Nuclear medicine

Chapter 16 Nuclear medicine




Technetium-99m (abbreviated to 99mTc) is the most common radionuclide used in medical imaging. 99mTc is attached to a pharmaceutical to produce a radiopharmaceutical, which is normally injected intravenously into the body. 99mTc is used because:

b) It is a pure gamma emitter.
Gamma emitters are part of the electromagnetic spectrum. This means that they do not damage cells as much as alpha and beta particles, which are charged. Radioactive decay occurs when an element has an unstable arrangement of protons or neutrons and transforms into a stable element.3 Most elements emit alpha or beta particles as well as gamma radiation. The gamma radiation emission is normally instantaneous, but with some elements the atom stays in an excited state for a prolonged period of time. These are called ‘metastable radionuclides’ and they emit radiation at a discrete energy level that is characteristic of the radionuclide and normally only emit gamma radiation. The ‘m’ in 99mTc indicates that technetium is metastable.

e) It binds easily to pharmaceuticals.
99mTc in radioactive saline is added to freeze-dried pharmaceutical kits in the radiopharmacy (Fig. 16.3). The kits take about 10 minutes to bind to the radionuclide and then they are ready to sub dispense, so they can be injected into patients. Some kits have to be boiled before they bind. The radiopharmaceuticals are tested for chemical binding and sterility.


The instrument used to detect the radiation and produce images is a gamma camera. An image can be formed from the information gathered by the camera and displayed in either a static or whole body form (planar images) or dynamic mode (related to time; e.g. renal). Modern imaging systems can also create images in three dimensions (single photon emission computed tomography, SPECT), similar to those observed in computed tomography (CT) or magnetic resonance imaging (MRI).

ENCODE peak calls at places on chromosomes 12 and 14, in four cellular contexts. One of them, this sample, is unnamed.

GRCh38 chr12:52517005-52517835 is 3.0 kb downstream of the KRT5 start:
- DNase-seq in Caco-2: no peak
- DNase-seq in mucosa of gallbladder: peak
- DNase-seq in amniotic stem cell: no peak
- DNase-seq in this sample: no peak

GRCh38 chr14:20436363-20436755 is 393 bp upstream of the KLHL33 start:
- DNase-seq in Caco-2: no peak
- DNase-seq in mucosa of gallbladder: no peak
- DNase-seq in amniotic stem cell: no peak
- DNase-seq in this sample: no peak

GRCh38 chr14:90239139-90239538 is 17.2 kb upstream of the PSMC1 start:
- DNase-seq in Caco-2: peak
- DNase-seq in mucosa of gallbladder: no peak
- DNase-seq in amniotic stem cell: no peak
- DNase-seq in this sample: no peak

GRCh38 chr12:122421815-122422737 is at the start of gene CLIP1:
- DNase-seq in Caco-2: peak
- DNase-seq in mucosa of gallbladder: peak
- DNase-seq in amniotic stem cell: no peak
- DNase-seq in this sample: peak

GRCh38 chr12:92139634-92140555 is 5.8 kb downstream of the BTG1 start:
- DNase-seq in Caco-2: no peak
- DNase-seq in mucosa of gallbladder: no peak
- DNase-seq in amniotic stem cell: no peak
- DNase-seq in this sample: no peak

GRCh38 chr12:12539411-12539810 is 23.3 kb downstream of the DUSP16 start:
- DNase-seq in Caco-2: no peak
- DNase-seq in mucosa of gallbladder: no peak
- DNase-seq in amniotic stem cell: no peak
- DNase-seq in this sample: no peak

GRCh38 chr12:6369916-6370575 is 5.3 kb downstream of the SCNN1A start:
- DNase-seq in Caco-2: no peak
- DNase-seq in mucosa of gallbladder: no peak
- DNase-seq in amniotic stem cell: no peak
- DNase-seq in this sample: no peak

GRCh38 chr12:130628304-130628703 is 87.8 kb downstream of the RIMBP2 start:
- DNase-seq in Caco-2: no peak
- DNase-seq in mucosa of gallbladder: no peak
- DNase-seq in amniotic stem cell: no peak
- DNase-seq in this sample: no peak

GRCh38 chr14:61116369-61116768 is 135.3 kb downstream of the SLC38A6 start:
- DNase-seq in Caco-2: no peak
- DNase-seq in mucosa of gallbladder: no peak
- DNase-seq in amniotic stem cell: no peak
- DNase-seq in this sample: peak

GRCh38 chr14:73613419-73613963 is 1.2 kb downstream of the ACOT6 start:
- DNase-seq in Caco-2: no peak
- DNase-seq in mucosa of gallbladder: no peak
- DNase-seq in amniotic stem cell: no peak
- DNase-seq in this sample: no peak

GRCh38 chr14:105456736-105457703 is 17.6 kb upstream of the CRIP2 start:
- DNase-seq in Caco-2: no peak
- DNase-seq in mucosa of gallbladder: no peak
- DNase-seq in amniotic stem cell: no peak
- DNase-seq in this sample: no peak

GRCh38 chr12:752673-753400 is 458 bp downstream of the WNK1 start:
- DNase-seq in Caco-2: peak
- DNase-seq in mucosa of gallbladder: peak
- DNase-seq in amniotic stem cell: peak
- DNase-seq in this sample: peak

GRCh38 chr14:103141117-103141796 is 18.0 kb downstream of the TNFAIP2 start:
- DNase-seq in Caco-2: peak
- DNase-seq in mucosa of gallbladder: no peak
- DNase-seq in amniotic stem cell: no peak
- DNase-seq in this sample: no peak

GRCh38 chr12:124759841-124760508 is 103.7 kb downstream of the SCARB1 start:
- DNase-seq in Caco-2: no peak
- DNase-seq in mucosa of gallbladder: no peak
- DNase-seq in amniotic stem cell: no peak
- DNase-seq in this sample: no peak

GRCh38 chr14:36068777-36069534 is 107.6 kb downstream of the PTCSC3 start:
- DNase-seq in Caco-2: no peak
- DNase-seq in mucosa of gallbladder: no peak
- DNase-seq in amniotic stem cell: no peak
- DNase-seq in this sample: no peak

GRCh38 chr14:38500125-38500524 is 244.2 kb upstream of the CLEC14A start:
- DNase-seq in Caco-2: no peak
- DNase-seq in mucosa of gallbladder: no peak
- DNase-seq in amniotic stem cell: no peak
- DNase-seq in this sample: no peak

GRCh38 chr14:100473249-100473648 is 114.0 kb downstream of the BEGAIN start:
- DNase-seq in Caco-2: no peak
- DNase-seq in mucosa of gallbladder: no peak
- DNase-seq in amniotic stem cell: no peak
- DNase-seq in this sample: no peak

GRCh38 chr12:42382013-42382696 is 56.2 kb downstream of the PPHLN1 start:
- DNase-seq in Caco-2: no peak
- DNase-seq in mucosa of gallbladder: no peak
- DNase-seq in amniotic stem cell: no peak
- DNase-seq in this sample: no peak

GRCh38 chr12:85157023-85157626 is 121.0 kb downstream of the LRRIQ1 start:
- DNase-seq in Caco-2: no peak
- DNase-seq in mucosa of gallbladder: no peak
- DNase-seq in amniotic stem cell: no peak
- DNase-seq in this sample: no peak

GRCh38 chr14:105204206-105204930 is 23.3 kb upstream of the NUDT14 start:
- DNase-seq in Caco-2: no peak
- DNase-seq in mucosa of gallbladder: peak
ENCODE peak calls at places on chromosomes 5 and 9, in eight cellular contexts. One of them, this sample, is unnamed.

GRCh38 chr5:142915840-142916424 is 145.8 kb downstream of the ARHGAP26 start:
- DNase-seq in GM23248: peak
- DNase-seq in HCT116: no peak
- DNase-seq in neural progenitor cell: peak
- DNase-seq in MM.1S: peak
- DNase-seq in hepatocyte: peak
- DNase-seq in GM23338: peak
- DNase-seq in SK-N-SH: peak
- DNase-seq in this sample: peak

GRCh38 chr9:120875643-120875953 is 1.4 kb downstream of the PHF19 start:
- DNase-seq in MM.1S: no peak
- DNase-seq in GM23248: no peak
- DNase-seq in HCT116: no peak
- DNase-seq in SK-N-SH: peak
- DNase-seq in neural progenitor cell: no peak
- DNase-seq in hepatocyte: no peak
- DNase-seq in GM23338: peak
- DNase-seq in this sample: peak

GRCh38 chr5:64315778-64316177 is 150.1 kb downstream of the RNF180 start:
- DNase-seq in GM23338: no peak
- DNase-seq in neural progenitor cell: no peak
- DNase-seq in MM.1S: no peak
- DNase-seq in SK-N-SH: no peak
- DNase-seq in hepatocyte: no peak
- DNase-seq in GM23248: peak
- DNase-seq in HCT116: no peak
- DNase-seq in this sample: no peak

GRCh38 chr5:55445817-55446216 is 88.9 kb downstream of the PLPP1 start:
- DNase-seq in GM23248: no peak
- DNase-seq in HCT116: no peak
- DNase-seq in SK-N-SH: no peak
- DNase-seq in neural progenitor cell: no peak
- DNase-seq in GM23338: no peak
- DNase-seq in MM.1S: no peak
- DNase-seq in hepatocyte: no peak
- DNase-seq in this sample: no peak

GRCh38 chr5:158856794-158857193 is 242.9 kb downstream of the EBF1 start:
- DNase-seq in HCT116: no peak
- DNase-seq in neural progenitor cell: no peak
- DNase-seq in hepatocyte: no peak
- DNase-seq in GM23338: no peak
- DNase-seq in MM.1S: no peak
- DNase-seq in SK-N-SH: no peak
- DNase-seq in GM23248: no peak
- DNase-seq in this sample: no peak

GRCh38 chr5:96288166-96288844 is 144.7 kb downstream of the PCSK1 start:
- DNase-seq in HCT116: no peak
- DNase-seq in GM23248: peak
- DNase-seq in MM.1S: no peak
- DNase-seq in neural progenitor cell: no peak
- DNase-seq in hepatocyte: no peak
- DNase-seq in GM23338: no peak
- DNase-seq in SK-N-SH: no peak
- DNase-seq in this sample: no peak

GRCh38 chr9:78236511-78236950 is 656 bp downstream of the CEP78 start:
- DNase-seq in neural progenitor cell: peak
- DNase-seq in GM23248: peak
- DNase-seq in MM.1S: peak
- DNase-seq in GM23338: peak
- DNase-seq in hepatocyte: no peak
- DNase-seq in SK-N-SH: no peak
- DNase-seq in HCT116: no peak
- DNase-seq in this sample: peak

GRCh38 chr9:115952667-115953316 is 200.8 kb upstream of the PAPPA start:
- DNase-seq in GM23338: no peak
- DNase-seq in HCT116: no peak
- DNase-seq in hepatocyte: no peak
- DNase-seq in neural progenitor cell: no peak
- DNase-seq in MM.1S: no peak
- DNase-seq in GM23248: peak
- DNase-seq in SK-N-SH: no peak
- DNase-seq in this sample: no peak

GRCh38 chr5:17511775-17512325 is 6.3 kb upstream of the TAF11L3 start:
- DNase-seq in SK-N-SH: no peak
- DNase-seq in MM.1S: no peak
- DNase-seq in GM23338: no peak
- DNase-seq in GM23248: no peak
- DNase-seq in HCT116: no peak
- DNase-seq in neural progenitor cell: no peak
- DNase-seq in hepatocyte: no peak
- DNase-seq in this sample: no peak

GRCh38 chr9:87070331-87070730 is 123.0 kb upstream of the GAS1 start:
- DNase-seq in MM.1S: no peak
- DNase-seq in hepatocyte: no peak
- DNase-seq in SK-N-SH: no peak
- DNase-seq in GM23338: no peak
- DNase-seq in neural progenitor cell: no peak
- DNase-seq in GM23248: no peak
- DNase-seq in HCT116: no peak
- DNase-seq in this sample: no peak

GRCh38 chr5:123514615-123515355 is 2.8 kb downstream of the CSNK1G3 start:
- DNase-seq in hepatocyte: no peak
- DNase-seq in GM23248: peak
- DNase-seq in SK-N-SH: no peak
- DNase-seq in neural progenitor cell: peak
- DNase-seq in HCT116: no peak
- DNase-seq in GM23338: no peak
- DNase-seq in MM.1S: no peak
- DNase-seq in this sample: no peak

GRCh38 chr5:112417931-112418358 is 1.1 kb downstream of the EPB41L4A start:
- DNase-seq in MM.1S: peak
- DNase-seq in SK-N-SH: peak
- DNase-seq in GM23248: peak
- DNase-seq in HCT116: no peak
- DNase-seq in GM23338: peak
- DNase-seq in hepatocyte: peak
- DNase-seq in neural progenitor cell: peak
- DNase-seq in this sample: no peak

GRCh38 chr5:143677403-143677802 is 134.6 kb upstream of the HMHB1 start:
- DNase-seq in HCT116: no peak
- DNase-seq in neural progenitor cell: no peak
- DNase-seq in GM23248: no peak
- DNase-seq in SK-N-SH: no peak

The basic design of a gamma camera has not significantly changed for over 40 years and the use of devices such as sodium iodine crystals and photomultiplier tubes are the main reasons why nuclear medicine images have such low resolution in comparison to CT. However, technology advancements may see the development and production of solid-state gamma cameras in the future. The modern gamma camera consists of a large detector (or two detectors in dual head systems, Fig. 16.4), which is positioned as close to the patient as possible during examinations.

Other features of a modern gamma camera system include an imaging couch, which is curved for patient comfort, a gantry for the detector heads to manoeuvre and a positioning monitor. The gamma camera is linked to a computer system which reflects the relative uptake of radiopharmaceutical tracer within the patient in the form of a visual image.

Many nuclear medicine departments will utilise one gamma camera to undertake a range of examinations. Some larger departments may employ a dual and a single head gamma camera to perform clinical examinations. Dual head gamma camera systems allow the operator to perform certain examinations (e.g. whole body bone scans) quicker than single head units, which is particularly useful for patients who may be in considerable discomfort.

The detector unit comprises a number of components, which enables the visualisation of radiopharmaceutical uptake within the patient. The gamma camera is a robust piece of medical imaging equipment; however, there is a requirement to ensure the working temperature of the examination room is kept constant and extreme fluctuations in temperature are avoided as this may have an impact upon the quality of the images produced.

The basic components of a modern gamma camera detector unit are:

Feb 20, 2016 | Posted by in GENERAL RADIOLOGY | Comments Off on Nuclear medicine
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